Constipation in dogs
Dogs normally pass faeces several times a day. If your dog is constipated the frequency with which they pass faeces will decrease or cease. Constipation has many causes and, particularly in older dogs, is something to monitor carefully. If your dog has been constipated for two days or more, it’s time to seek advice.
Dogs normally pass faeces several times a day. If your dog is constipated the frequency with which they pass faeces will decrease or stop altogether. Constipation has many causes and, particularly in older dogs, is something to monitor carefully. If your dog has been constipated for two days or more, it’s time to seek advice.
Clinical signs of constipation
- Infrequent or lack of stools
- Unproductive straining and posturing to pass stools
- Quiet, loss of appetite and lethargy
- Passing small dry and possibly hard stools
- Blood on the stool
- Swelling around the anus
Causes of constipation
Just like humans, there are a variety of reasons that dogs can become constipated. Some of the most common are: dehydration, not drinking enough water, inappropriate diet, excessive fibre in the diet, lack of exercise, not having sufficient time on a walk to toilet, trauma, intestinal blockage, neurological disease, musculoskeletal disease or diseases affecting other body systems, adverse weather, or pain associated with posturing, for example, arthritis of the hind limbs, or with passing faeces, for example, anal gland impactions. Dietary indiscretion can also cause constipation, including eating bones, stones, pieces of carpet and the other myriad objects that dogs sometimes eat. Male dogs can develop an enlarged prostate which can cause an obstruction, and certain medications can cause also constipation.
How can you help your dog?
- Spotting the problem early: monitor the frequency and consistency of your dog’s stools
- Ensure your dog has regular exercise, which will help the muscles of the intestine and rectum to work properly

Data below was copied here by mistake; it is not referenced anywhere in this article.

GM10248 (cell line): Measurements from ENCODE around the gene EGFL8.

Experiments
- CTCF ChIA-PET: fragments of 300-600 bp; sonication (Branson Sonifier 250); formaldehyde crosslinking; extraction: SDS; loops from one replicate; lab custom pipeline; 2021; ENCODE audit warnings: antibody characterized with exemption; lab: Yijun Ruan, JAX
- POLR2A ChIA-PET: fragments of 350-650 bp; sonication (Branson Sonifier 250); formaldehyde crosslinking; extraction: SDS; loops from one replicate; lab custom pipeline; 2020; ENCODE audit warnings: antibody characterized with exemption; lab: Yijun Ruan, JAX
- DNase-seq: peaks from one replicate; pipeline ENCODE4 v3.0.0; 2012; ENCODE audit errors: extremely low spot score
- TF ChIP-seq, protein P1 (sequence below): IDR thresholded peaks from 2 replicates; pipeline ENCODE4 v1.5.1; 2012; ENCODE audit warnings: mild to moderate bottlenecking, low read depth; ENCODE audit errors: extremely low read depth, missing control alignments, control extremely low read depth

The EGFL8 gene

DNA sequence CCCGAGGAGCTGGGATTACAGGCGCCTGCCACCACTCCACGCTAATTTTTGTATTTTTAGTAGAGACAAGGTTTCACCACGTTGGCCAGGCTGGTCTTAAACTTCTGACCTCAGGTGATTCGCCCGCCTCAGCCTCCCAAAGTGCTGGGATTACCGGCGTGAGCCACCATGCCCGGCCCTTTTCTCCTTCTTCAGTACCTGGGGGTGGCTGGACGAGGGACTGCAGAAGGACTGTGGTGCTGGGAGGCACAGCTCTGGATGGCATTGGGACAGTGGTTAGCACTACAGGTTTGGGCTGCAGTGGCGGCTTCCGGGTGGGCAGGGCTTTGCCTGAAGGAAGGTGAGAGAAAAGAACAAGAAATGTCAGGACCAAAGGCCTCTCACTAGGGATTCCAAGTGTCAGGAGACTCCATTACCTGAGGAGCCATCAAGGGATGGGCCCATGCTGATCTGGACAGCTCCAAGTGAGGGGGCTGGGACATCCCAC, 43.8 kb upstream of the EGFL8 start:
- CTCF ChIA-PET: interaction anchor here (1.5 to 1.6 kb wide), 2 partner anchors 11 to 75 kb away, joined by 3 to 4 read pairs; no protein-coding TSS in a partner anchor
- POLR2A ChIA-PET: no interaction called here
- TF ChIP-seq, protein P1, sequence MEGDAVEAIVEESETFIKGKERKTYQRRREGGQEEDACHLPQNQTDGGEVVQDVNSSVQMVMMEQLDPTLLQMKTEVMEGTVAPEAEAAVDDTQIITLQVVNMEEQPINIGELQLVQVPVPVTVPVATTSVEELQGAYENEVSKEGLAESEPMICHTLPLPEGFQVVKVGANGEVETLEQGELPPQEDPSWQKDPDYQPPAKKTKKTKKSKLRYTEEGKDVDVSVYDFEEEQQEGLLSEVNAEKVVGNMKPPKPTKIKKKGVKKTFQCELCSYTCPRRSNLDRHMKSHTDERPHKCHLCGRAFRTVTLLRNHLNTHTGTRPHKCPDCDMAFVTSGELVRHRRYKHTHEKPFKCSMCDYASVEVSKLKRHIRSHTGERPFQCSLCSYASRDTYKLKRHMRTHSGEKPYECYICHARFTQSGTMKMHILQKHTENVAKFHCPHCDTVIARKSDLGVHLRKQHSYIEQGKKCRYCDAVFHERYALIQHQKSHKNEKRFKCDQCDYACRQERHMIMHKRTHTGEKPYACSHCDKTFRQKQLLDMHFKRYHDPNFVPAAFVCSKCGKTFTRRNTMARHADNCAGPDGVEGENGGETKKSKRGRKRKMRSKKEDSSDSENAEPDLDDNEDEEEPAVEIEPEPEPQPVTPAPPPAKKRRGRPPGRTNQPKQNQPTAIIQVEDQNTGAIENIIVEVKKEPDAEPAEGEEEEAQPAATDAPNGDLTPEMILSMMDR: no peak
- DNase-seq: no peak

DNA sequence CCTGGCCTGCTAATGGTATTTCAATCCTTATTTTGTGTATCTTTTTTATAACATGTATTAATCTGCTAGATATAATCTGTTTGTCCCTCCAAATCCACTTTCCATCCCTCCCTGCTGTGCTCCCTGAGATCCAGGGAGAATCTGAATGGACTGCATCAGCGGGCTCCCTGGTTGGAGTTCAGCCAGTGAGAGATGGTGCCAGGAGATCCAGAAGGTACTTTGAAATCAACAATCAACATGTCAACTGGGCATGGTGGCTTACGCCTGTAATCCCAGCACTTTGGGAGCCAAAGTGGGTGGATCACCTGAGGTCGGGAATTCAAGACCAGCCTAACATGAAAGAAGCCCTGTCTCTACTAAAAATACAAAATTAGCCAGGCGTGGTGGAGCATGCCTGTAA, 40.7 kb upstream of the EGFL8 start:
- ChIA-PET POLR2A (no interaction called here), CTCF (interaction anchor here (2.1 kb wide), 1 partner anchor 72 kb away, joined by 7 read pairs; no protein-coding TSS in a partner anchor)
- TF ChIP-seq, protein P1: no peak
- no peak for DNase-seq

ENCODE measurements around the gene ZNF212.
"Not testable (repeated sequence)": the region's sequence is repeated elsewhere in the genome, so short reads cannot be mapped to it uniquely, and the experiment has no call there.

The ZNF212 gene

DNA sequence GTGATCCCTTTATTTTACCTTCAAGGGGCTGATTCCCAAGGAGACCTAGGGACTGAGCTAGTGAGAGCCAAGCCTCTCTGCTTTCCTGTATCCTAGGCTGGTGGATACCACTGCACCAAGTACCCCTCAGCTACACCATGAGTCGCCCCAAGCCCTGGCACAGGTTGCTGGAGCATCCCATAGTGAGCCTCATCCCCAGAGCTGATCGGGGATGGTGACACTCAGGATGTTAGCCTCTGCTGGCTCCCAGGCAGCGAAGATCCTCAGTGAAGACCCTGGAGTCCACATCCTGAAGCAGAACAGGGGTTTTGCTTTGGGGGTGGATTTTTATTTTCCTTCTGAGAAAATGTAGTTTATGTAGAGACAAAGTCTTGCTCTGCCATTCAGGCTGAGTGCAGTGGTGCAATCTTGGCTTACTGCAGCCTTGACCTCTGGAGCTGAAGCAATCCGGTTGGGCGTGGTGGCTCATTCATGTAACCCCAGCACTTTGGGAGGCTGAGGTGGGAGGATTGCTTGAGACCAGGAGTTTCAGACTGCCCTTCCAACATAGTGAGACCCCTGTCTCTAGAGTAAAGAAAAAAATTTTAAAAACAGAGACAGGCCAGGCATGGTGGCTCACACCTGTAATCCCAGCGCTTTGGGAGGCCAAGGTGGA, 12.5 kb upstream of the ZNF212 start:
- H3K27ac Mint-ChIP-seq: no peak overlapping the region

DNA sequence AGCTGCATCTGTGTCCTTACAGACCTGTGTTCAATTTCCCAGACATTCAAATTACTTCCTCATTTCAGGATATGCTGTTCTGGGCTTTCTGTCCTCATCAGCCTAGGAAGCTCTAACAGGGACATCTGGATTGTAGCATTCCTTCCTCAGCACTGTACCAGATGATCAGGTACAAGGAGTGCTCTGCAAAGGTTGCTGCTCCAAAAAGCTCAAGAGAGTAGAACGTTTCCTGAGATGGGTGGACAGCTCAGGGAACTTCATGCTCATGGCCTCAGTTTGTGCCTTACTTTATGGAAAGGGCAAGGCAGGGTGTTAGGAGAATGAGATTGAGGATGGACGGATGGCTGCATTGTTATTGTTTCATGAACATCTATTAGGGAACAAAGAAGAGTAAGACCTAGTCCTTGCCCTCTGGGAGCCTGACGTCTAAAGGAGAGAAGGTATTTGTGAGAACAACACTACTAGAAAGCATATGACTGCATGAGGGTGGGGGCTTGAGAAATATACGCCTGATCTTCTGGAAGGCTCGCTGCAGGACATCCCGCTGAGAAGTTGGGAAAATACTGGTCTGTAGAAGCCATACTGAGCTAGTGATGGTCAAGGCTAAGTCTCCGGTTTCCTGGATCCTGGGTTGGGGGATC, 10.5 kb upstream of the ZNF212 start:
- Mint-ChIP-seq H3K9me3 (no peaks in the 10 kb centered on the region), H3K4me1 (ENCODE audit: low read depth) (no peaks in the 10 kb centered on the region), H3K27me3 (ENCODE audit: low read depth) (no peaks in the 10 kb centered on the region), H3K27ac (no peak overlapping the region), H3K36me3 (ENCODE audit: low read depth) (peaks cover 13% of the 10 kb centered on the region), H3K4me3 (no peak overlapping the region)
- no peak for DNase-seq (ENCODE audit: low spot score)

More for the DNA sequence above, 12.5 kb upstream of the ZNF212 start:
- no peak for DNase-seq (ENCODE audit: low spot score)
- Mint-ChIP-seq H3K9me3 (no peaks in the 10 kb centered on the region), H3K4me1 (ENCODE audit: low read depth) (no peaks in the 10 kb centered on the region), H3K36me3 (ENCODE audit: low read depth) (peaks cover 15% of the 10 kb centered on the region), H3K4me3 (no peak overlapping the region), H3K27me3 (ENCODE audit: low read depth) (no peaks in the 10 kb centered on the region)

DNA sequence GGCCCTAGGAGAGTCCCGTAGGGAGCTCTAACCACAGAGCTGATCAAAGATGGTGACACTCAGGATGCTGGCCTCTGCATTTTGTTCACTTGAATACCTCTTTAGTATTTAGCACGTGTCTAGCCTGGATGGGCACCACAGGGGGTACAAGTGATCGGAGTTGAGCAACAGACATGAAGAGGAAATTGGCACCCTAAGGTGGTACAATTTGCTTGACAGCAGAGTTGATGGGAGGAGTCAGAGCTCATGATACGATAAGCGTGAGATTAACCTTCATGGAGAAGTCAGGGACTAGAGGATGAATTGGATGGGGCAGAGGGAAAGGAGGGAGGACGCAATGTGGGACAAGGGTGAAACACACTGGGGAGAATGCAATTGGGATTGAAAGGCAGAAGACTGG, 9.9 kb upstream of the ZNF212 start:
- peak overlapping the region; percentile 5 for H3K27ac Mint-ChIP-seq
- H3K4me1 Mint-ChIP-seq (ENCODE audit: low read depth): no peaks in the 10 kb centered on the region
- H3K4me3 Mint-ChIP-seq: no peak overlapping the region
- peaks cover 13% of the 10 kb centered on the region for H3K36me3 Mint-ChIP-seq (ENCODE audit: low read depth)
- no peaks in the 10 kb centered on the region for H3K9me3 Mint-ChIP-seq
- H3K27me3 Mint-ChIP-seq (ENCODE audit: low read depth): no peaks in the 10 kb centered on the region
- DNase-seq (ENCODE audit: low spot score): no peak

- Diet: feed a complete dog food, which will meet all of your dog’s nutritional requirements
- Low residue diets are also available to reduce faecal bulk in the colon
- Increase dietary fibre by adding bran, methylcellulose or psyllium
- It may also help to add laxatives to the food and your vet can advise you on this
If your dog has constipation, then an examination by your vet will help to identify the possible causes and provide the correct treatment. Blood tests and a urinalysis will be done to identify any underlying diseases. Your dog will be checked for signs of arthritis. Xrays, an ultrasound scan or a colonoscopy may be performed to identify the cause and extent of a blockage. Intravenous fluid therapy is often given if your dog is dehydrated. Pain relief will also be given.
Where intervention is necessary to clear the constipation, the faeces may be removed manually or an enema can be administered to soften the stools before removal. For this a general anaesthetic may be required. If the constipation has been caused by a prescription medication, then your vet will also be able to advise whether to discontinue or change the treatment. There are unusual cases where surgical intervention is required, for example, if a foreign object becomes lodged in the intestines. In chronic or recurring cases, for example megacolon, a damaged part of the bowel may need to be surgically removed, known as a partial colectomy.
When to see your vet
- If your dog has been constipated for more than 48 hours
- If your dog often strains to pass stools that are hard and dry
- Diarrhoea, which can quickly lead to dehydration. Read more about diarrhoea in our article.
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